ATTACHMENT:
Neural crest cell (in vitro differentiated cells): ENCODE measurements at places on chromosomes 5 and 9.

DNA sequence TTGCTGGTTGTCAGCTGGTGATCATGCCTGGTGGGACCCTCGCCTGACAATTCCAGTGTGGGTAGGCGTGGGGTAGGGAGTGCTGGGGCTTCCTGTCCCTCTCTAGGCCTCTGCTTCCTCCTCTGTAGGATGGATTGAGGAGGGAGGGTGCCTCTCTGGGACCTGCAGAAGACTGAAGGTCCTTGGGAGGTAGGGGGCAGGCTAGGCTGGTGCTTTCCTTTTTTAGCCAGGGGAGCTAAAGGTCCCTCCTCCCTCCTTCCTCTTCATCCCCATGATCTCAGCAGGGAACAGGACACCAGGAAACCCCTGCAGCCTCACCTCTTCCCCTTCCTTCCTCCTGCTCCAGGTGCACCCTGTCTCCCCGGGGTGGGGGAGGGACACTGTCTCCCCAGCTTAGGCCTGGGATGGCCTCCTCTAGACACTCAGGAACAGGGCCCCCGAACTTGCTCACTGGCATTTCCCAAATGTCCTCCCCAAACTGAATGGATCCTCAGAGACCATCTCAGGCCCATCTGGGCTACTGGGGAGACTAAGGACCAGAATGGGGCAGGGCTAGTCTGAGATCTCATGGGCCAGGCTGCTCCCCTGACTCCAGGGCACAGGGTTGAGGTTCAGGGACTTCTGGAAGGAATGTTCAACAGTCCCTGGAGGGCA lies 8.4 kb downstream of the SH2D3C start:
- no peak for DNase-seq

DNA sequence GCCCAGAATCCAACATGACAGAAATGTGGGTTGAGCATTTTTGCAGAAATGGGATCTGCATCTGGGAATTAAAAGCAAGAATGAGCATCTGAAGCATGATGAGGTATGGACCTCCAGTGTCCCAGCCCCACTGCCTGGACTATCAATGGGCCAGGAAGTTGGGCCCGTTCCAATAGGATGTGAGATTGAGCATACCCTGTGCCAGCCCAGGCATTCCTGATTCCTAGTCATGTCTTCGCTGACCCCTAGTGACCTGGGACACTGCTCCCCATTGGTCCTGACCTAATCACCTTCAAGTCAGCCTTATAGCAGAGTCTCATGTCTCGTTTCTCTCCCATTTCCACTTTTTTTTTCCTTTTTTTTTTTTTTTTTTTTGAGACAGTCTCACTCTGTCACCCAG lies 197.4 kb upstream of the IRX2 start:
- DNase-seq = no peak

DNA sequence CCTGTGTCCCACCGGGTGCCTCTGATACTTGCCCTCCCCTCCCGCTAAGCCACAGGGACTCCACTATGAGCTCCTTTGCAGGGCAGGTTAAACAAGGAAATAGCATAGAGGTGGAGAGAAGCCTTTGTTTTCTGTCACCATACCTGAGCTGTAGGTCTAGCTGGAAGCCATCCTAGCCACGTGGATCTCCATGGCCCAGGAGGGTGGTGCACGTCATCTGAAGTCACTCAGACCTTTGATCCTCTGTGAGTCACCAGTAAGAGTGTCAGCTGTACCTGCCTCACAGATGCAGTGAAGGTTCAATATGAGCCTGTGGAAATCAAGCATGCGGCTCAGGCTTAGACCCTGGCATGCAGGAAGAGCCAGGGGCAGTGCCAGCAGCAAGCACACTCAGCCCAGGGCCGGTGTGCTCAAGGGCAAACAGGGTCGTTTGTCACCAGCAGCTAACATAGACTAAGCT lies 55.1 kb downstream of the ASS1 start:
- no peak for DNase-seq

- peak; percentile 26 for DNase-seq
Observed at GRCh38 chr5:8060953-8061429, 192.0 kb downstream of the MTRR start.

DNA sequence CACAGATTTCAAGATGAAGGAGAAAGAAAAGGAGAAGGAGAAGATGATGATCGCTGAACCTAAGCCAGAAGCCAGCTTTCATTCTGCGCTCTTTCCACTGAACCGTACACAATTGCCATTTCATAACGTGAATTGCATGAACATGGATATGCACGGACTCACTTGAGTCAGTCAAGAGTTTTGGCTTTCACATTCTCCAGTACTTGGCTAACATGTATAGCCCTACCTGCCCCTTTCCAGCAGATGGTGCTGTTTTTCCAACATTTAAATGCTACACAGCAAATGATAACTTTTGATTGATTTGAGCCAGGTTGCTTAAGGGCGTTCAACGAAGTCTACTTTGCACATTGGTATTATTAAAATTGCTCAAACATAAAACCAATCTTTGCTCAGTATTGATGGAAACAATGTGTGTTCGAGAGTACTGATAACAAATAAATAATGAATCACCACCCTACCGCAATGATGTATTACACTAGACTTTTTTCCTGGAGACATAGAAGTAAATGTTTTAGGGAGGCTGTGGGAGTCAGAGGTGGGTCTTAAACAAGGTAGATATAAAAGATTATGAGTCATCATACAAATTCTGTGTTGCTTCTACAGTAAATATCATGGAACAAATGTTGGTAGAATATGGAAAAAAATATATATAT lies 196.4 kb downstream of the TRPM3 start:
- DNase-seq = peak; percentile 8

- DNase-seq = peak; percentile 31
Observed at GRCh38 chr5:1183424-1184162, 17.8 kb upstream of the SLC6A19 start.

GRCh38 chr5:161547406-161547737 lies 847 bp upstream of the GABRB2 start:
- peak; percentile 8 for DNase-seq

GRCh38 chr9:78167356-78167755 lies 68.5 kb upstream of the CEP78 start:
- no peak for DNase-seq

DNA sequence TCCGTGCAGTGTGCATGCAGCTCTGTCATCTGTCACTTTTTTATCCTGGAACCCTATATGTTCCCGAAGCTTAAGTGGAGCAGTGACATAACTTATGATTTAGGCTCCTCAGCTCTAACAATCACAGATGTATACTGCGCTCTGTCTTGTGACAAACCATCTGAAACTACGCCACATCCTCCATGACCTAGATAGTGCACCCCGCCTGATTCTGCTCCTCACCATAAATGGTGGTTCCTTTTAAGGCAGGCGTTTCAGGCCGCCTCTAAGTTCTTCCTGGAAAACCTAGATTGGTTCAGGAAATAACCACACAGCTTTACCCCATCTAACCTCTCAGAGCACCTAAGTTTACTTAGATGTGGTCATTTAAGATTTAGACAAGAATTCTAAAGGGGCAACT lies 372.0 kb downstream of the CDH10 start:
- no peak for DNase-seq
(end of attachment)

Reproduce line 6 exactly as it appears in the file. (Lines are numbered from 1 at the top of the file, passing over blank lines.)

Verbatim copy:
DNA sequence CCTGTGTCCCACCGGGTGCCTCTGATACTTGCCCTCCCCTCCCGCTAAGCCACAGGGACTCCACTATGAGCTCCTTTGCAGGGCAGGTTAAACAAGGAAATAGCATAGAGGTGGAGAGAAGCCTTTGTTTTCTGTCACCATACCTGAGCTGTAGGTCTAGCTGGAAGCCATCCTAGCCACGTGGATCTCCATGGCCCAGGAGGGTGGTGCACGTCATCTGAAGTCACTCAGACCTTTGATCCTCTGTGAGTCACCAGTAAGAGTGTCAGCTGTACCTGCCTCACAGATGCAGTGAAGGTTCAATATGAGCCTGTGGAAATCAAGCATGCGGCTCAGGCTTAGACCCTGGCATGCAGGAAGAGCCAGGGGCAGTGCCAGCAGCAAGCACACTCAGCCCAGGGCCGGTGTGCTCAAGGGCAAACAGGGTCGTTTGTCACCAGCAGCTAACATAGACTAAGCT lies 55.1 kb downstream of the ASS1 start: